The Pioneer Park Civic Center was ablaze with color and humming with activity Saturday during the Fourth annual Fairbanks Fiber Festival.
The two-day festival is organized by artisans, educators and fiber farmers with the intent of introducing the public to the local fiber scene while providing networking opportunities for the participants, according to the festival’s Facebook page. The event, which emphasizes materials and items made or produced in Alaska, features demonstrations, workshops, a crafter’s circle and 30 vendors offering handmade goods, fiber art tools and seemingly every type of fiber under the sun.
Animal fibers dominated the scene Saturday, with endless skeins of wool, angora, alpaca, quiviut and mohair yarn sharing space with large balls or batts of processed but unspun wool fiber. At the 14 Mile Farm booth, Matilda Williams watched in fascination as weaver Jasmine Johnson-Kennedy used a spinning wheel to transform a fluffy mound of rust-colored wool into yarn. The girl listened carefully as Johnson-Kennedy explained how to make the yarn thicker or thinner and gave other pointers as the freshly spun yarn steadily filled the bobbin.
“Where can I find one of these?” Williams asked avidly as she gestured to the wheel.
Nearby, Patty Olsen, of Patty’s Wool Pets, sat behind a table of animal figures and explained the art of needle felting as she rapidly poked a small wad of wool with a slender, barbed needle.
“It catches the fibers, and every time you poke it in, it makes it more solid,” Olsen said as she deftly shaped the wool into the shape of a hummingbird.
Olsen said she taught herself to needle felt about 10 years ago after discovering that the felted Yorkshire terrier figure she wanted to buy was prohibitively expensive. Captivated by the craft, Olsen began making and selling needle felted animals such foxes, owls, dogs, moose, pigs, wolves and even a large camel.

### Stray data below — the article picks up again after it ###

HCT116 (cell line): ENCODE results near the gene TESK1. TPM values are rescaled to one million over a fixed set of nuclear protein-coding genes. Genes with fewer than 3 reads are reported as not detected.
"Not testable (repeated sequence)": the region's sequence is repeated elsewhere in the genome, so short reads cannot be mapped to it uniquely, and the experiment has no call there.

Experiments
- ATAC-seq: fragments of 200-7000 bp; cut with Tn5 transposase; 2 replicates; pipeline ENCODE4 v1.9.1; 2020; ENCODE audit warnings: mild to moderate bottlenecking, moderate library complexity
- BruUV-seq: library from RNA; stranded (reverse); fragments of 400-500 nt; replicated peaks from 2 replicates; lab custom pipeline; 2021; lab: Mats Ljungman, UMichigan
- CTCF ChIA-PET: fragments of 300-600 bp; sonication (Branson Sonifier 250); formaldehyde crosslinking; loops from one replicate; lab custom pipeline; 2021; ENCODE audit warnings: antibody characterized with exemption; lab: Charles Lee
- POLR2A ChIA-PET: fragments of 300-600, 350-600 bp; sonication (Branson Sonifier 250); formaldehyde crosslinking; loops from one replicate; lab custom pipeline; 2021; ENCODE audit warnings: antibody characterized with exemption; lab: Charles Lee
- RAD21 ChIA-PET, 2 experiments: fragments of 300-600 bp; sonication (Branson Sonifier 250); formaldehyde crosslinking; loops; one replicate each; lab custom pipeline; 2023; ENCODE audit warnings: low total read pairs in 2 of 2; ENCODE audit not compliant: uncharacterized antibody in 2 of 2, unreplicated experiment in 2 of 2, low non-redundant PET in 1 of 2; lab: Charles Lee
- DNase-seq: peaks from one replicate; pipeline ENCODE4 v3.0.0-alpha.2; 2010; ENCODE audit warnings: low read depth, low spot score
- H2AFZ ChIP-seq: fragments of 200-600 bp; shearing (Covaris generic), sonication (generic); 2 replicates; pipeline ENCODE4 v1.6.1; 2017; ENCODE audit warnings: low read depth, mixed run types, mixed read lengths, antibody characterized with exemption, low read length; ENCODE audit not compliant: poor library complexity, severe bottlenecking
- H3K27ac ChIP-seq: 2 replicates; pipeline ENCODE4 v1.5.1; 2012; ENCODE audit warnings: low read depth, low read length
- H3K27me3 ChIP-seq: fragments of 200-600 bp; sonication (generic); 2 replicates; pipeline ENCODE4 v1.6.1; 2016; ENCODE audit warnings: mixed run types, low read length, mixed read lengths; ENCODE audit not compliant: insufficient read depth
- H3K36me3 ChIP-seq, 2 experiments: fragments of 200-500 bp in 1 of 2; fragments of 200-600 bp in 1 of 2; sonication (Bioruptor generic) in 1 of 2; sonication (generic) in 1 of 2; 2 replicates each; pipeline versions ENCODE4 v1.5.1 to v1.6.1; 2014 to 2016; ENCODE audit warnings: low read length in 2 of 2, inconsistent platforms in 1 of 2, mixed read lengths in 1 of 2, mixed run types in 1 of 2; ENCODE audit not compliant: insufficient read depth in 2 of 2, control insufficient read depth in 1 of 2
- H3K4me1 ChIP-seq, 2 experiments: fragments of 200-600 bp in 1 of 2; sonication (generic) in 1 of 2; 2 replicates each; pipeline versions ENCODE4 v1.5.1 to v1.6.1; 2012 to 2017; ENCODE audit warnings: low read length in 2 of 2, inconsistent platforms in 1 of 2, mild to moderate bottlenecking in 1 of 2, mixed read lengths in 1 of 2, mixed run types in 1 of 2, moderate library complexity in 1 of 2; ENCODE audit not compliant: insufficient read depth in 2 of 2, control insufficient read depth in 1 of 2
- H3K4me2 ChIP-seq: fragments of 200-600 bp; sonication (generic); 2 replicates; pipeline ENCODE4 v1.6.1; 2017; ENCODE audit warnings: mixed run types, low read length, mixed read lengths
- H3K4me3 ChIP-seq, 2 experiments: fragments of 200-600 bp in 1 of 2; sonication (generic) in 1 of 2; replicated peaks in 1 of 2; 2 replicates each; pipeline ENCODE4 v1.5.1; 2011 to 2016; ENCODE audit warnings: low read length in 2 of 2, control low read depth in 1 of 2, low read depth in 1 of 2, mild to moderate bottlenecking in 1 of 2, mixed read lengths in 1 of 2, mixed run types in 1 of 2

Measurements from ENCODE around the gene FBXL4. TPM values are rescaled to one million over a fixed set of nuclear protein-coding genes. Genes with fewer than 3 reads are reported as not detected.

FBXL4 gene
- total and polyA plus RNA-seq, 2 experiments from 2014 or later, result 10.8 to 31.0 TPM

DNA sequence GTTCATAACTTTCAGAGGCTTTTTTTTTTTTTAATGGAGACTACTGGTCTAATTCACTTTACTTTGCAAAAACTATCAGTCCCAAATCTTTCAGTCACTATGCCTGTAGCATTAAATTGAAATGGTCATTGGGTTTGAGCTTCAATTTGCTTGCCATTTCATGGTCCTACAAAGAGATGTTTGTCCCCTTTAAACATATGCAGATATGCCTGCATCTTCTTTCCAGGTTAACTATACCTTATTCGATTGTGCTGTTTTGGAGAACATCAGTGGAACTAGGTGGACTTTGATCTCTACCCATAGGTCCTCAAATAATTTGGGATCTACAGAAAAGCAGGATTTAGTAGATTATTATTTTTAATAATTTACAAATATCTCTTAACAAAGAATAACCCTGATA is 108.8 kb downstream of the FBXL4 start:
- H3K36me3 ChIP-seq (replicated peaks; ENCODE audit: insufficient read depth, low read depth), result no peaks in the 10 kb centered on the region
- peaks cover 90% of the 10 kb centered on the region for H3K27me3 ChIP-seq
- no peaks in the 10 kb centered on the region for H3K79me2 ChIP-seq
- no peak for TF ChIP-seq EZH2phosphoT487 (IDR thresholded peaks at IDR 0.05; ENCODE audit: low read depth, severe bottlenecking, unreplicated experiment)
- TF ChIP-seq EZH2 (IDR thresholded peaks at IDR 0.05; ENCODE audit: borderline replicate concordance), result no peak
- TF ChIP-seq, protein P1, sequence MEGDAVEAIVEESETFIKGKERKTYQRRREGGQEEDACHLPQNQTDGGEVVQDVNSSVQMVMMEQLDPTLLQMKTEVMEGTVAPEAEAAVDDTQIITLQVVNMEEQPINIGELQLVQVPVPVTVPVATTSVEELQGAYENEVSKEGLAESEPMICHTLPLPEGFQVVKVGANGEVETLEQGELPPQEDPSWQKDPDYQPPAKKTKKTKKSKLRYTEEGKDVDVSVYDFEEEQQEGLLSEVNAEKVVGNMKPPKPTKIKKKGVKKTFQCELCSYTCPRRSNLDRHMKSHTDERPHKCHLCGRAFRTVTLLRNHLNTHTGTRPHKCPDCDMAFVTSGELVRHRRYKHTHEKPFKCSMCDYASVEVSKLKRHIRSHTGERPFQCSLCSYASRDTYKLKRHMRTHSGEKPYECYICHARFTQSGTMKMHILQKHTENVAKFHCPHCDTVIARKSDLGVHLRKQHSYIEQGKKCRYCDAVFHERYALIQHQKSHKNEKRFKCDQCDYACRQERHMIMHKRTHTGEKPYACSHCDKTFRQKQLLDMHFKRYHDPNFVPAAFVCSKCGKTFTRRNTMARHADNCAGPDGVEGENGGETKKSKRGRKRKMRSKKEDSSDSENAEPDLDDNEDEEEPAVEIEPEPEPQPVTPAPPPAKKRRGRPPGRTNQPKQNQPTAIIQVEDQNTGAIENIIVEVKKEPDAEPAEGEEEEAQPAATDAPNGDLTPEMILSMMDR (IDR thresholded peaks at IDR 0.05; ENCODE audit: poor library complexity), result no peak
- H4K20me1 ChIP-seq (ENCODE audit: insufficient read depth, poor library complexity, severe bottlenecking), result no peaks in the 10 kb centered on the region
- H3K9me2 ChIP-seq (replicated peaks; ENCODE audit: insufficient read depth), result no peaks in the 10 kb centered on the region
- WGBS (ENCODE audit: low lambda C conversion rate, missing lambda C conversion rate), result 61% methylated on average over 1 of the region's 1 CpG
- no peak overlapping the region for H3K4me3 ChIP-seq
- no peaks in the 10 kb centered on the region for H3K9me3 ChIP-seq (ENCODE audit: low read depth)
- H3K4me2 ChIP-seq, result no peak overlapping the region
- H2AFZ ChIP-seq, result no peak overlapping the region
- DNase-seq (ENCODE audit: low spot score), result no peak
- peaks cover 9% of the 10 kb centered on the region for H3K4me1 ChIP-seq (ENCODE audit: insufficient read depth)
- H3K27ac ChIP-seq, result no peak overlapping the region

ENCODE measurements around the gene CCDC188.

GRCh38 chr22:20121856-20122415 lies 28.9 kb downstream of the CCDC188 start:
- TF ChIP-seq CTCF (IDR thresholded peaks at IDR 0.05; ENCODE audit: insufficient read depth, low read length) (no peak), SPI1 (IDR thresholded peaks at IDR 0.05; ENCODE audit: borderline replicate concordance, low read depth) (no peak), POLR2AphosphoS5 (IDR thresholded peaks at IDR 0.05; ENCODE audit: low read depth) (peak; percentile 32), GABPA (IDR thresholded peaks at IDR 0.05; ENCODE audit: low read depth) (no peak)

Upstairs, Kate Wattum of Coyote Trail Farm and Fiber Mill talked about her business as she demonstrated how to use a yarn swift to wind a hank of yarn into a ball. While she owns sheep and creates her own yarn, a large part of her time is spent processing fiber for others. Though most customers ask her to process standard animal fibers such as wool or alpaca, Wattum has processed dog fur and even grizzly bear fur.
“We did the grizzly bear this last spring, and that’s like spinning grossness,” Wattum said, noting the fur is course and not very nice smelling. “We had to layer it on merino so it wouldn’t fall out of the machine. It was a novelty!”
Wattum said the difference between natural fiber products made by Alaska artisans and the synthetic fibers found in craft shops is huge.
“This came from Kenai, Alaska, and I added Suzie, who is from my farm” Wattum said as she picked up a skein of chunky, dark green yarn. “This came from a farm in Delta,” she said, pointing to another skein. “The yarn has history and a story, so it already has value before you even start knitting. So when you make something, it’s going to be that much more important, because you put your history onto something that already had its own.”
The fiber festival will continue from 10 a.m. to 4 p.m. today. Workshops include inkle loom weaving, drop spindling, lucet and kumihimo cord making and wet felting slipper making.
Contact staff writer Dorothy Chomicz at 459-7582. Follow her on Twitter: @FDNMcrime.